The value of intangible assets – part one

When one company acquires another company, the purchase price paid generally exceeds the fair value of the acquiree’s net assets on its balance sheet, with this value historically being known as “goodwill”. However, this “goodwill” could represent a multitude of assets that are off-balance sheet from the acquiree’s perspective, but which are critical in how that acquiree generates cash and runs its business. This therefore explains why an acquirer might pay more for the business than just its net asset value.

Under FRS 102 (UK Financial Reporting Standard) and IFRS (International Financial Reporting Standard), these no longer assume a default position of “goodwill”. Instead, a purchase price allocation is required, being the process of assigning the excess purchase price to the fair value of the acquiree’s net assets, including identifiable intangible assets. A proper purchase price allocation is critical for recognising the true value inherent in an acquired business under both FRS 102 and IFRS.

In this, the first of two blogs on the value of intangible assets, I will explain what a purchase price allocation is and why they matter.

What is a purchase price allocation?

Under purchase price allocation, the excess of the purchase price over the fair value of the acquiree’s net identifiable assets gets allocated to:

  • Any assets where a market value differs to carrying value (most commonly properties).
  • Identifiable intangible assets – assets that meet the relevant accounting standard’s recognition criteria; these are often items such as customer relationships, patents, trademarks, brand names.
  • Any contingent liabilities of the acquiree often need to be recognised in the acquisition numbers, which differs from the acquiree’s own treatment.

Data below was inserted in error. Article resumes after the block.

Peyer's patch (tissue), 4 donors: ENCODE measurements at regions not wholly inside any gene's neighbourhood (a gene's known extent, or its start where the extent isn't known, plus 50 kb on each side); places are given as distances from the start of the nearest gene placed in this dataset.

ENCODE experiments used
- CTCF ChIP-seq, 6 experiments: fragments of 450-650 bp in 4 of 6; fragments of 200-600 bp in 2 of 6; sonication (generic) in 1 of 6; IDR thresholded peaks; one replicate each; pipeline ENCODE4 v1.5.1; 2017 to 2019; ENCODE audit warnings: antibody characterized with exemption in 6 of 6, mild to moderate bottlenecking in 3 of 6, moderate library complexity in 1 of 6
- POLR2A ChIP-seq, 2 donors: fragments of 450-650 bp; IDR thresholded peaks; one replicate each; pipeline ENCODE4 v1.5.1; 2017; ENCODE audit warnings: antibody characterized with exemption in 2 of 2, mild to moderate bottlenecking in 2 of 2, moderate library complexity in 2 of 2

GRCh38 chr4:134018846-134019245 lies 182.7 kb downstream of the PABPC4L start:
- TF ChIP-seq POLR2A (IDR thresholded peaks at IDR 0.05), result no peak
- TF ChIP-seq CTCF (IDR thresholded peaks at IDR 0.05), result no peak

• Deferred taxes – needed to account for differences between assigned fair values and tax bases.
  • Goodwill – the residual value. This then represents future economic benefits from assets that cannot be individually identified or separately recognised, from synergies, and from “hope value” inherent in the price paid.

Why does a purchase price allocation matter?

The allocation into these components is crucial for financial reporting and an efficient audit process but, more widely, it can really help users of the financial statements to understand the commercial rationale for the business combination. Without a purchase price allocation, intangible assets would not get recognised and the value of these would remain hidden, while goodwill would be overstated and suggest an excessive premium was paid. As a result:

  • Balance sheets would understate the true net assets and value acquired.
  • Future earnings would be overstated (especially when reporting under IFRS) since finite-lived intangibles would not be amortised.
  • Impairment testing could be flawed since goodwill balances would be over-inflated.
  • Reported profits would be different.
  • Financial analysis using book value, ratios etc. could be misleading.
  • And, of course, your accounts would not be compliant with accounting standards.

So, proper purchase price allocation is needed to reflect the economic reality of an acquisition. It leads to balance sheets that better indicate the resources and future profit potential within a business. This profit potential may even help to inform and maximise any future sale value for the group.

In my next blog, I’ll be looking at the process involved in performing a purchase price allocation. In the meantime, if you have any questions or require any advice, get in touch with a member of our specialist Financial Reporting Advisory and Valuations team or call 0333 123 7171.